Mark Naison: One question we must ask is why this campaign has acquired such strong bipartisan support and why the public has not spoken out more against it.
The American labor movement played a central role in elevating the American standard of living. Today some of the things we take for granted like vacations with pay, pensions, health and welfare protection, grievance and arbitration procedures, and holidays didn't exist on a meaningful scale until unions fought and won them for working people. The video and articles below address the issues the labor movement is addressing today in the United States. Please share these articles with your network.
Mark Naison: If I dare to dream, I can see where this collaboration between Occupy and Labor might lead—to the unionization of Wal-Mart, to the unionization of McDonalds, to the unionization of financial services workers in the nation’s largest banks.
Steven Mikulan: Fox pundits typically charge that behind every government entitlement program lurks a reckless impulse to reward the indolent, undeserving mob with free goods and services.
David Love: If Stockholm Syndrome relates to the feeling of empathy that kidnap victims have with their captors, then certainly what we are witnessing today is a Stockholm Syndrome of those on the losing end of American capitalism.
Berry Craig: I’m not against Romney just because he was born on third base and thinks he hit a triple. Likewise, it makes no sense for any union member to vote for Santorum just because his grandfather was a coal miner.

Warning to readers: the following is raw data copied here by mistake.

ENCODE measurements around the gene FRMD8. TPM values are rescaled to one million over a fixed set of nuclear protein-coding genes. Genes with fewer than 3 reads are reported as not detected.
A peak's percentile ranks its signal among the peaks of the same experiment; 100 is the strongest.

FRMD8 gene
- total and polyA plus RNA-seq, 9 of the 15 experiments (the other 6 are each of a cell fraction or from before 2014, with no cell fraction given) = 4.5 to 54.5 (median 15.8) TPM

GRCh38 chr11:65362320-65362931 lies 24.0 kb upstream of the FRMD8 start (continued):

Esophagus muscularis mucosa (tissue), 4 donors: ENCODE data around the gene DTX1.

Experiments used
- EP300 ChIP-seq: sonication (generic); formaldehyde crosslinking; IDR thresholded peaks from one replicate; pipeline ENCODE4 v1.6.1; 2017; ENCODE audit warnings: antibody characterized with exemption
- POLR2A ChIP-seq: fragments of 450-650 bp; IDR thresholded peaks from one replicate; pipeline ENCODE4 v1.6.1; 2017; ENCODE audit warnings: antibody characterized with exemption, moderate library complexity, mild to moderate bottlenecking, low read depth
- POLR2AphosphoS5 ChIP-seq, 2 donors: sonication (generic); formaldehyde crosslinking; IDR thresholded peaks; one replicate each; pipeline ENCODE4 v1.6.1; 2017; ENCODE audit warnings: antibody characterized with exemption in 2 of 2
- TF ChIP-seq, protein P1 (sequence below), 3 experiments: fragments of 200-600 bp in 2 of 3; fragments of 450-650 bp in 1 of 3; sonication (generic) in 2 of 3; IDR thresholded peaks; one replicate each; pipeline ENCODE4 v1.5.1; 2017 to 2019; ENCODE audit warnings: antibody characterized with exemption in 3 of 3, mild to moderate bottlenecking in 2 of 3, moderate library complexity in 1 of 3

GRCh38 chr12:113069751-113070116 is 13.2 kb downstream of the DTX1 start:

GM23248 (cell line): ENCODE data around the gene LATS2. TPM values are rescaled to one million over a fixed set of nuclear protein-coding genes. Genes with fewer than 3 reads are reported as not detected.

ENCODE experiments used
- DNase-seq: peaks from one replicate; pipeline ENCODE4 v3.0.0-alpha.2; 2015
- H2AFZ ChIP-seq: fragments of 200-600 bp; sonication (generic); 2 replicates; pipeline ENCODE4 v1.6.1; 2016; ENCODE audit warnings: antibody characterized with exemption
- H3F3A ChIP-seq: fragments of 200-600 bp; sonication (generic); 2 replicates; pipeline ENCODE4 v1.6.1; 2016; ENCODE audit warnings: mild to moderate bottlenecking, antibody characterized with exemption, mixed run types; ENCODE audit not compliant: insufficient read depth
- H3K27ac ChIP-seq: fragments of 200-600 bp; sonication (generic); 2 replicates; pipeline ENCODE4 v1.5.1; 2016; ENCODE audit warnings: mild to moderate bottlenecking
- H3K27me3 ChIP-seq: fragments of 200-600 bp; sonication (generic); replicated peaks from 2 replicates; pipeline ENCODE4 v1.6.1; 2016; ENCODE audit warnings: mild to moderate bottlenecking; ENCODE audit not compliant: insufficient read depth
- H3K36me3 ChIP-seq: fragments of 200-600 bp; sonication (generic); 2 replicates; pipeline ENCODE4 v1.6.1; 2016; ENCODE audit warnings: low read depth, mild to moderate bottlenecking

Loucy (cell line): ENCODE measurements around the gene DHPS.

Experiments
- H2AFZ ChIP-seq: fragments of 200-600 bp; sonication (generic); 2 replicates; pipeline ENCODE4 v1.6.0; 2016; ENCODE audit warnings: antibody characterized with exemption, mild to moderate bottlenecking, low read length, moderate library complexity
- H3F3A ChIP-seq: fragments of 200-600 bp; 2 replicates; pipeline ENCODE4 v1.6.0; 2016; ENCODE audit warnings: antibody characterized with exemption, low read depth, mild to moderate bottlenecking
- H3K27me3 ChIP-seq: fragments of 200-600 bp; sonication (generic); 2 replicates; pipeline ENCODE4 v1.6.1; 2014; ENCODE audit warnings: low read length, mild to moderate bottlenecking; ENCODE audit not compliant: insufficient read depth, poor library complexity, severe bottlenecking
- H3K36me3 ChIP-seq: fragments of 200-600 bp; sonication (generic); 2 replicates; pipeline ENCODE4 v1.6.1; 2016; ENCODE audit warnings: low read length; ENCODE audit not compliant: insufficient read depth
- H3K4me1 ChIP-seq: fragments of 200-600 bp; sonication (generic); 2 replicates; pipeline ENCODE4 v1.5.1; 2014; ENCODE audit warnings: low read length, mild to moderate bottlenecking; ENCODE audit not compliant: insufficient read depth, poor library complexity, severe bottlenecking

Robert Reich: Suddenly, manufacturing is back – at least on the election trail. But don’t be fooled. The real issue isn’t how to get manufacturing back. It’s how to get good jobs and good wages back. They aren’t at all the same thing.
Walter Brasch: “As long as the product is cheaper, our people will gladly go to large non-union stores and buy whatever it is that we tell them to buy.”
Kathleen Peine: The unemployment report came out recently, and Punxatawny Phil saw a service sector job — that means six more years of growth. Or something like that. It’s all very complicated.
Robert Reich: January’s increase in hiring is good news, but it masks a bigger and more disturbing story – the continuing downward mobility of the American middle class.
John T. Cumbler: Indiana ’s proposed “Right to Work” Act is not just anti-union, it is anti-democratic. Under the law if a majority of workers in a plant vote for a union, those who opposed the union would not have to contribute dues to the union.
Devin Griggs: His presidential hopes dashed by a “kinder, gentler” approach to hot-button social issues, Daniels has now joined the ranks of scab governors Scott Walker, Chris Christie, and Jan Brewer.
Robert Reich: Government should extend unemployment benefits, and not cut spending until the nation’s rate of unemployment is down to 5 percent. Then, and only then, should we move toward budget austerity.
The Campaign for a Healthy California (CHC) today denounced the failure of the California Senate to pass SB 810, the California Universal Care Act. The bill died when it remained two votes short of passage.